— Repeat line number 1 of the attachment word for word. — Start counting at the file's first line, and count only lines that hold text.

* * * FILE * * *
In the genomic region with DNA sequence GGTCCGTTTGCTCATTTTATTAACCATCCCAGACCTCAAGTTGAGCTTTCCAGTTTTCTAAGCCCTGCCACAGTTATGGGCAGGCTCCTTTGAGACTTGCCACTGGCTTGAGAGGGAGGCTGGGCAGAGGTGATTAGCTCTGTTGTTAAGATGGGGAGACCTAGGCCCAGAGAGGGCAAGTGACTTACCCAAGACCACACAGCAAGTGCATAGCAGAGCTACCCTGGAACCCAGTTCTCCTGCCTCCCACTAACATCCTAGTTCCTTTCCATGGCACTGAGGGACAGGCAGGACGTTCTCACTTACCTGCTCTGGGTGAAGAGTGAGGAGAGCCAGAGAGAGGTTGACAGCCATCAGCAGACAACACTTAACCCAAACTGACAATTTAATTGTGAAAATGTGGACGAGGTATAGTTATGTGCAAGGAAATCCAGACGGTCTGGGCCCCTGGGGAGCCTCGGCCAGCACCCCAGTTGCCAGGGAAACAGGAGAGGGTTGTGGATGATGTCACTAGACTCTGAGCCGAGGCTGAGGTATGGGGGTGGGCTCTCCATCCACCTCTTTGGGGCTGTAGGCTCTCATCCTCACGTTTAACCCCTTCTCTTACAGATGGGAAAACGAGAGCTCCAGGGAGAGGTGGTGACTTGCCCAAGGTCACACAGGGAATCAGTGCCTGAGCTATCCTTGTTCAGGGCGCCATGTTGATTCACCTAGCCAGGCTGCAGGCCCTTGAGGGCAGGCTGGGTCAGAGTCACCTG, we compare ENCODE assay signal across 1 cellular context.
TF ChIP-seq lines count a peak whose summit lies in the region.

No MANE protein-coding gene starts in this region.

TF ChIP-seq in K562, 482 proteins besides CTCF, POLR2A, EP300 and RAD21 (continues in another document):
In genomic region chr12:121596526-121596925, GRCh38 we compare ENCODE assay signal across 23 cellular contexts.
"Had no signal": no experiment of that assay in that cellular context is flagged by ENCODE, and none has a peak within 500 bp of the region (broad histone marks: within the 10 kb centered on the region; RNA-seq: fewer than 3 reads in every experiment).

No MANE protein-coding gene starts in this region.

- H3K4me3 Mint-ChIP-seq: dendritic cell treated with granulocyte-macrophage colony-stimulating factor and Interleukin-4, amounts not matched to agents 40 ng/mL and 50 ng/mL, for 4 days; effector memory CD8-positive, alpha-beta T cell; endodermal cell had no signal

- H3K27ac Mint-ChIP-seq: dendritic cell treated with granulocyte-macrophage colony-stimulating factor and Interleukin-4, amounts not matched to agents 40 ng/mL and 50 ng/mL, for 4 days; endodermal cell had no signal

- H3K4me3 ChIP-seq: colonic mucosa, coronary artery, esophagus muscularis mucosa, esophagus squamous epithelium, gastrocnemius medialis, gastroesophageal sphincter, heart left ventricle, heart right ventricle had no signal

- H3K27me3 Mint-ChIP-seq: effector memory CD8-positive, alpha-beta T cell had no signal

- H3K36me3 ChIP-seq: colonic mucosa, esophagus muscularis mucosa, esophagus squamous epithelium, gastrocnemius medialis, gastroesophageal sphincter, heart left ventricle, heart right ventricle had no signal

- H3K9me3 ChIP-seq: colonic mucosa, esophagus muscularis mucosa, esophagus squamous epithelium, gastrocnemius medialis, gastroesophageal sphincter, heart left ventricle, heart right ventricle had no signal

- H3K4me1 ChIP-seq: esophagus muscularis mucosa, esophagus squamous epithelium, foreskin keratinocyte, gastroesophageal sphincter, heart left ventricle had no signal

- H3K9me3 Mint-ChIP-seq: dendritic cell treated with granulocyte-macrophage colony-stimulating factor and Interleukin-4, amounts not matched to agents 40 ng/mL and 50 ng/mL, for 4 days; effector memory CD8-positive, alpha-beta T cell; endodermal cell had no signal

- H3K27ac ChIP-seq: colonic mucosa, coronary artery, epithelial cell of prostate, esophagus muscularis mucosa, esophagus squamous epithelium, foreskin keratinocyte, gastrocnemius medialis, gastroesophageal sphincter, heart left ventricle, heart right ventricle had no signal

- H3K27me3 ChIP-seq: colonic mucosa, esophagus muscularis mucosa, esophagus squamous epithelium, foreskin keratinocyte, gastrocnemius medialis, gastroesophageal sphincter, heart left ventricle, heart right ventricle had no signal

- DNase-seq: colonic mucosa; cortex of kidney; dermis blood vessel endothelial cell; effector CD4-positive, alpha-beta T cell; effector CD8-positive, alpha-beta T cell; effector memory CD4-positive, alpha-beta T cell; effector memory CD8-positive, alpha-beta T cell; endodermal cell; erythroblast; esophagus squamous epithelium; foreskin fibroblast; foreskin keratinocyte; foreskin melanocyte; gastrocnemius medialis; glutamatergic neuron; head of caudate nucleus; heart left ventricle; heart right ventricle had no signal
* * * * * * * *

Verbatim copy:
In the genomic region with DNA sequence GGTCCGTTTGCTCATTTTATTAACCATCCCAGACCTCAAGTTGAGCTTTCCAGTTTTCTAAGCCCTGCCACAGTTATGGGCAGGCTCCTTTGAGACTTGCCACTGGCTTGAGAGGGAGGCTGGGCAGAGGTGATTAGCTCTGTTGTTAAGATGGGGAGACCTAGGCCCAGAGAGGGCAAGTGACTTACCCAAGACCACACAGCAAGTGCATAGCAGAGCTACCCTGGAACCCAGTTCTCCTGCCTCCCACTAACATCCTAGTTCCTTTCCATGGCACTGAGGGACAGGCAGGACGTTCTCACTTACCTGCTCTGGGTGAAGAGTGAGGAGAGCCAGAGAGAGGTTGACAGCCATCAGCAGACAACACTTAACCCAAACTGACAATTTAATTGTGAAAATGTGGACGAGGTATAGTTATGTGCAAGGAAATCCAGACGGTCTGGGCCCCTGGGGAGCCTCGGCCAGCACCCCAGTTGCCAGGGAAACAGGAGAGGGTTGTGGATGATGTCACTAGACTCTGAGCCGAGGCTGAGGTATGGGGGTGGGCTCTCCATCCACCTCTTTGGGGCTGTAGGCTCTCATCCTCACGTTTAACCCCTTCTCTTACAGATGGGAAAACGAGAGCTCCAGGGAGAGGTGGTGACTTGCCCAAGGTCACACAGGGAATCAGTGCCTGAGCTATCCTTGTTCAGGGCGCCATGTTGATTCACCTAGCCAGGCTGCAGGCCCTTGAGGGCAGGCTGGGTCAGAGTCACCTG, we compare ENCODE assay signal across 1 cellular context.